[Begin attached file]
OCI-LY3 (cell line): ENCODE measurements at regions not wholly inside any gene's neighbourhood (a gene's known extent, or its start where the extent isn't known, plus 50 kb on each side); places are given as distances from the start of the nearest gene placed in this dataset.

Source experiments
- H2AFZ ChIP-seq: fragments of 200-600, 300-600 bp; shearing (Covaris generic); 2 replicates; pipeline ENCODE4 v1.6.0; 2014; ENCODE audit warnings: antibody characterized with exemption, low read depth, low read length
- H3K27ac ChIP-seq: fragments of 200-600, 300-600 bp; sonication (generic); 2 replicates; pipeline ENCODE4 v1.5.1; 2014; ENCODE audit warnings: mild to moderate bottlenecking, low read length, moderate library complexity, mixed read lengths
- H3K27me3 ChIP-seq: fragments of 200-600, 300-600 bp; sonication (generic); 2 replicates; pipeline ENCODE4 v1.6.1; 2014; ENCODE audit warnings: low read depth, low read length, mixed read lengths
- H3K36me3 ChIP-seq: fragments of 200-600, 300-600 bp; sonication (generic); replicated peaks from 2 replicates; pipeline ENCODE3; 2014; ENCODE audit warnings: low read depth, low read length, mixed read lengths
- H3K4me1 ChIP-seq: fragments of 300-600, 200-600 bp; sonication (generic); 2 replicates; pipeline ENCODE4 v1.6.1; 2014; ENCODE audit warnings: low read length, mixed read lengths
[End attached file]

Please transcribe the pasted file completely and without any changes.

OCI-LY3 (cell line): ENCODE measurements at regions not wholly inside any gene's neighbourhood (a gene's known extent, or its start where the extent isn't known, plus 50 kb on each side); places are given as distances from the start of the nearest gene placed in this dataset.

Source experiments
- H2AFZ ChIP-seq: fragments of 200-600, 300-600 bp; shearing (Covaris generic); 2 replicates; pipeline ENCODE4 v1.6.0; 2014; ENCODE audit warnings: antibody characterized with exemption, low read depth, low read length
- H3K27ac ChIP-seq: fragments of 200-600, 300-600 bp; sonication (generic); 2 replicates; pipeline ENCODE4 v1.5.1; 2014; ENCODE audit warnings: mild to moderate bottlenecking, low read length, moderate library complexity, mixed read lengths
- H3K27me3 ChIP-seq: fragments of 200-600, 300-600 bp; sonication (generic); 2 replicates; pipeline ENCODE4 v1.6.1; 2014; ENCODE audit warnings: low read depth, low read length, mixed read lengths
- H3K36me3 ChIP-seq: fragments of 200-600, 300-600 bp; sonication (generic); replicated peaks from 2 replicates; pipeline ENCODE3; 2014; ENCODE audit warnings: low read depth, low read length, mixed read lengths
- H3K4me1 ChIP-seq: fragments of 300-600, 200-600 bp; sonication (generic); 2 replicates; pipeline ENCODE4 v1.6.1; 2014; ENCODE audit warnings: low read length, mixed read lengths